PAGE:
LORENA GONZÁLEZ: This is the first time, that we know of, of a DACA recipient being arrested under a Trump administration. And, you know, as far as we knew last week, and as we know now, he had his DACA permit with him, on him, when he was arrested. He repeatedly told the ICE agents that he had permission to be in the country. And nonetheless, they decided to exercise their discretion in arresting him and booking him into the Northwest Detention Center in Tacoma, where he sits now.
AMY GOODMAN: What effect has this had on DACA young people, DREAMers throughout Washington? I mean, in a moment, we’re going to go to Denver, where we speak—
LORENA GONZÁLEZ: Yeah.
AMY GOODMAN: —with a woman, an immigrant mother of four, who just took sanctuary in a Unitarian church. And she told me yesterday that it was seeing Daniel Ramirez being arrested that caused her—one of the reasons she sought refuge in the church. I mean, he is—he is allowed to be in this country and work.
LORENA GONZÁLEZ: Right. I think—I think the impact has been huge. So, Washington state has about 20,000 DACA recipient youngsters. And, you know, Seattle is home to public universities. Washington state has been very generous in terms of providing a pathway for DACA recipients to go to our public universities with financial aid. And what we are hearing and what I’m hearing is that people are genuinely concerned. If somebody who has the legal right to be in this country is arrested, what does that mean for my parents, that aren’t legally authorized to be in the country? That is a very chilling effect. And we are hearing stories of people who don’t want to go to school because they’re afraid that they’re going to be caught in a raid, you know, parents who are starting to bunker down because they are nervous that there might be some sort of enforcement action on them, with or without a warrant. These are very serious concerns.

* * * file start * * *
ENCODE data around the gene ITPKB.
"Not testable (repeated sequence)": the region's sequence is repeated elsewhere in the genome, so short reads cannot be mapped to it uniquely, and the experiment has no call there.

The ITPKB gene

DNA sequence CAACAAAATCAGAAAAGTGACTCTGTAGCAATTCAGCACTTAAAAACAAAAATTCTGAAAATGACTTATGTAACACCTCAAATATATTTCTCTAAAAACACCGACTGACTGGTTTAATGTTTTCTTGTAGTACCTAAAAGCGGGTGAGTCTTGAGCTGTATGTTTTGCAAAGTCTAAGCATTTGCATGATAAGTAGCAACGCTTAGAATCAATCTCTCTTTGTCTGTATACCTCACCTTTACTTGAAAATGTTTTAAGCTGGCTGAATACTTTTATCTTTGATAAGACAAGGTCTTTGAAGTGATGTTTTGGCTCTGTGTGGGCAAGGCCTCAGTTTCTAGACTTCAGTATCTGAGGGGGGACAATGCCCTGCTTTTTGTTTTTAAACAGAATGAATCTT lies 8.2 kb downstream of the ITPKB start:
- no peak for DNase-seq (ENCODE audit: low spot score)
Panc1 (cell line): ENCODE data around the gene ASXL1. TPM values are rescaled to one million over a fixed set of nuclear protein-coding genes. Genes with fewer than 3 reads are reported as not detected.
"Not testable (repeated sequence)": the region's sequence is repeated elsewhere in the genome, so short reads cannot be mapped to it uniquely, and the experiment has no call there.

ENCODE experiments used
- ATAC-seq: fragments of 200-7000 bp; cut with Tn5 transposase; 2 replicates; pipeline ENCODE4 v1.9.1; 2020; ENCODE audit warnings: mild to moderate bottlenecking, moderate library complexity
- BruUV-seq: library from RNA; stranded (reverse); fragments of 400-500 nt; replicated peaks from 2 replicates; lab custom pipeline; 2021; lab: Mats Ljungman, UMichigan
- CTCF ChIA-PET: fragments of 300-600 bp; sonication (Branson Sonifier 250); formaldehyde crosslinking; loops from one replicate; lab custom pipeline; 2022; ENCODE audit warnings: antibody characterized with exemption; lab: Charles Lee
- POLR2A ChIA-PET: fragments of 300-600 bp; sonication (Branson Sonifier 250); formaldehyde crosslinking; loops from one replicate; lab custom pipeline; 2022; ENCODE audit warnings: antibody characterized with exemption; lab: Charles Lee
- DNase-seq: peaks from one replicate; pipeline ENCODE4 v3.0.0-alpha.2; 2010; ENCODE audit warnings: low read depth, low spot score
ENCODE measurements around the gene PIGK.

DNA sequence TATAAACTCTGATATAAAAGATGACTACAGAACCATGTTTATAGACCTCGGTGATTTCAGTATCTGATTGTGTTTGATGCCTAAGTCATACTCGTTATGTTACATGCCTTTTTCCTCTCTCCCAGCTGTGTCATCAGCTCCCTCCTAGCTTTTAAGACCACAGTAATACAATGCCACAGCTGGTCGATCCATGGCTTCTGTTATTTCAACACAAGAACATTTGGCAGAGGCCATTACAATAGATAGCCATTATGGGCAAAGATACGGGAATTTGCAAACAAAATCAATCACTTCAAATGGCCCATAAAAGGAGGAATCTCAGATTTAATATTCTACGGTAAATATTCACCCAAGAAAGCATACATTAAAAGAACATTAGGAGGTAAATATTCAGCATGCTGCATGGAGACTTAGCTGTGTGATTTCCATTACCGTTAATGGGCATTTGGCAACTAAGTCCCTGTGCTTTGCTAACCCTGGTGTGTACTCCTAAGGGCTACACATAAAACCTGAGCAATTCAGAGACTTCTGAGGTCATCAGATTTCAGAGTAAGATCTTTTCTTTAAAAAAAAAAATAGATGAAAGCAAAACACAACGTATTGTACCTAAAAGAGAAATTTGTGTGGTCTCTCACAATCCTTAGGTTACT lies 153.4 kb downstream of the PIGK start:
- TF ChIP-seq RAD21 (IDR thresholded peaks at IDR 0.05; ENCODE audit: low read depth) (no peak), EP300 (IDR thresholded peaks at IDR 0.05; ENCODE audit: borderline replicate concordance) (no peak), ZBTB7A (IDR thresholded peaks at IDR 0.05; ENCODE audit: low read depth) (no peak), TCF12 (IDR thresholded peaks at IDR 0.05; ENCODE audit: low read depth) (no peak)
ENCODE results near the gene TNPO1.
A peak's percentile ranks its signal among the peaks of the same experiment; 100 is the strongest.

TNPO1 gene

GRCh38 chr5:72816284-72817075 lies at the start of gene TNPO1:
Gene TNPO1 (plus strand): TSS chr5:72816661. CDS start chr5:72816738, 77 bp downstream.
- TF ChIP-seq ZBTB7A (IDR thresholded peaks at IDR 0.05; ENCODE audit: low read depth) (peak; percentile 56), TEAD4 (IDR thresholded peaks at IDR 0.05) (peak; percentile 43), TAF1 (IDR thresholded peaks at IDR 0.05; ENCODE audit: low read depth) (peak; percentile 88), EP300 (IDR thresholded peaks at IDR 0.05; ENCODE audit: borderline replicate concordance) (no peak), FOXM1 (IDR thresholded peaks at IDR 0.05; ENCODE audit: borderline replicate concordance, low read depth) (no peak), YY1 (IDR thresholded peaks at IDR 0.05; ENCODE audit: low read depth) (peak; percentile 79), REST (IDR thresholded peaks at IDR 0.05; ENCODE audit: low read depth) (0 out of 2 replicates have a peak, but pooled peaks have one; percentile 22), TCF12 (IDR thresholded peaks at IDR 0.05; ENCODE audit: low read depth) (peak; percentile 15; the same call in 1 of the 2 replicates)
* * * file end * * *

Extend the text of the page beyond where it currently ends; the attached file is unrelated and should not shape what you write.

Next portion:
And I think that we are all experiencing uncertainty under this particular administration. And I think now it’s time for DACA students—DACA recipients, unfortunately, to be experiencing even more uncertainty about what their future is in this country. And this administration does—they have a responsibility and an obligation to tell us, the American people, and to tell these young people, who have done everything that they were supposed to do, under Obama’s DACA program, what their future will be in this country. And we won’t stop until we get an answer to that particular question.